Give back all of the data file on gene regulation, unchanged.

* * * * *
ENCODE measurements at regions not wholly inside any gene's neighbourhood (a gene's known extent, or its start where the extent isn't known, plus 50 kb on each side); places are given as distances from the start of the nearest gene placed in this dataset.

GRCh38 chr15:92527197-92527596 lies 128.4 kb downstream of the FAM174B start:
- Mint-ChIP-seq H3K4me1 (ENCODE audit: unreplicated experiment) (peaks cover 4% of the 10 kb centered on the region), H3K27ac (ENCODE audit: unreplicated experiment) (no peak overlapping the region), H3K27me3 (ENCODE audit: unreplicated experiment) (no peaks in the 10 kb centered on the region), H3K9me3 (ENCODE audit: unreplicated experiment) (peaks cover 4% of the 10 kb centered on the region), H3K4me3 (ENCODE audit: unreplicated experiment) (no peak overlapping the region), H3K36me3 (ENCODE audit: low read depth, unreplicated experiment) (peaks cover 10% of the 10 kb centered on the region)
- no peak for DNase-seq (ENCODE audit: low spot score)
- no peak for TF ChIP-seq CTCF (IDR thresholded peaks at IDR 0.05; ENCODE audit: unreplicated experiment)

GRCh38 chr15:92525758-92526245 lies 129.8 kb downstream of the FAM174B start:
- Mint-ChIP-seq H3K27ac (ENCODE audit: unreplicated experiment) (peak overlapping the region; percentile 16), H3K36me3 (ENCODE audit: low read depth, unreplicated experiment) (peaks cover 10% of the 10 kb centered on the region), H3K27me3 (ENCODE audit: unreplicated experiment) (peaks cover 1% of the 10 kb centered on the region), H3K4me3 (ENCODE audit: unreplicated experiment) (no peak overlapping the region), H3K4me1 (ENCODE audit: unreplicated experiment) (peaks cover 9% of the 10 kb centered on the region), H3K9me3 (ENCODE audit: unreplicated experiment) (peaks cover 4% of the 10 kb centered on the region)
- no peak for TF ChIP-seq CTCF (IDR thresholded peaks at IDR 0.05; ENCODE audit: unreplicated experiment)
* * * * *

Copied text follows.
ENCODE measurements at regions not wholly inside any gene's neighbourhood (a gene's known extent, or its start where the extent isn't known, plus 50 kb on each side); places are given as distances from the start of the nearest gene placed in this dataset.

GRCh38 chr15:92527197-92527596 lies 128.4 kb downstream of the FAM174B start:
- Mint-ChIP-seq H3K4me1 (ENCODE audit: unreplicated experiment) (peaks cover 4% of the 10 kb centered on the region), H3K27ac (ENCODE audit: unreplicated experiment) (no peak overlapping the region), H3K27me3 (ENCODE audit: unreplicated experiment) (no peaks in the 10 kb centered on the region), H3K9me3 (ENCODE audit: unreplicated experiment) (peaks cover 4% of the 10 kb centered on the region), H3K4me3 (ENCODE audit: unreplicated experiment) (no peak overlapping the region), H3K36me3 (ENCODE audit: low read depth, unreplicated experiment) (peaks cover 10% of the 10 kb centered on the region)
- no peak for DNase-seq (ENCODE audit: low spot score)
- no peak for TF ChIP-seq CTCF (IDR thresholded peaks at IDR 0.05; ENCODE audit: unreplicated experiment)

GRCh38 chr15:92525758-92526245 lies 129.8 kb downstream of the FAM174B start:
- Mint-ChIP-seq H3K27ac (ENCODE audit: unreplicated experiment) (peak overlapping the region; percentile 16), H3K36me3 (ENCODE audit: low read depth, unreplicated experiment) (peaks cover 10% of the 10 kb centered on the region), H3K27me3 (ENCODE audit: unreplicated experiment) (peaks cover 1% of the 10 kb centered on the region), H3K4me3 (ENCODE audit: unreplicated experiment) (no peak overlapping the region), H3K4me1 (ENCODE audit: unreplicated experiment) (peaks cover 9% of the 10 kb centered on the region), H3K9me3 (ENCODE audit: unreplicated experiment) (peaks cover 4% of the 10 kb centered on the region)
- no peak for TF ChIP-seq CTCF (IDR thresholded peaks at IDR 0.05; ENCODE audit: unreplicated experiment)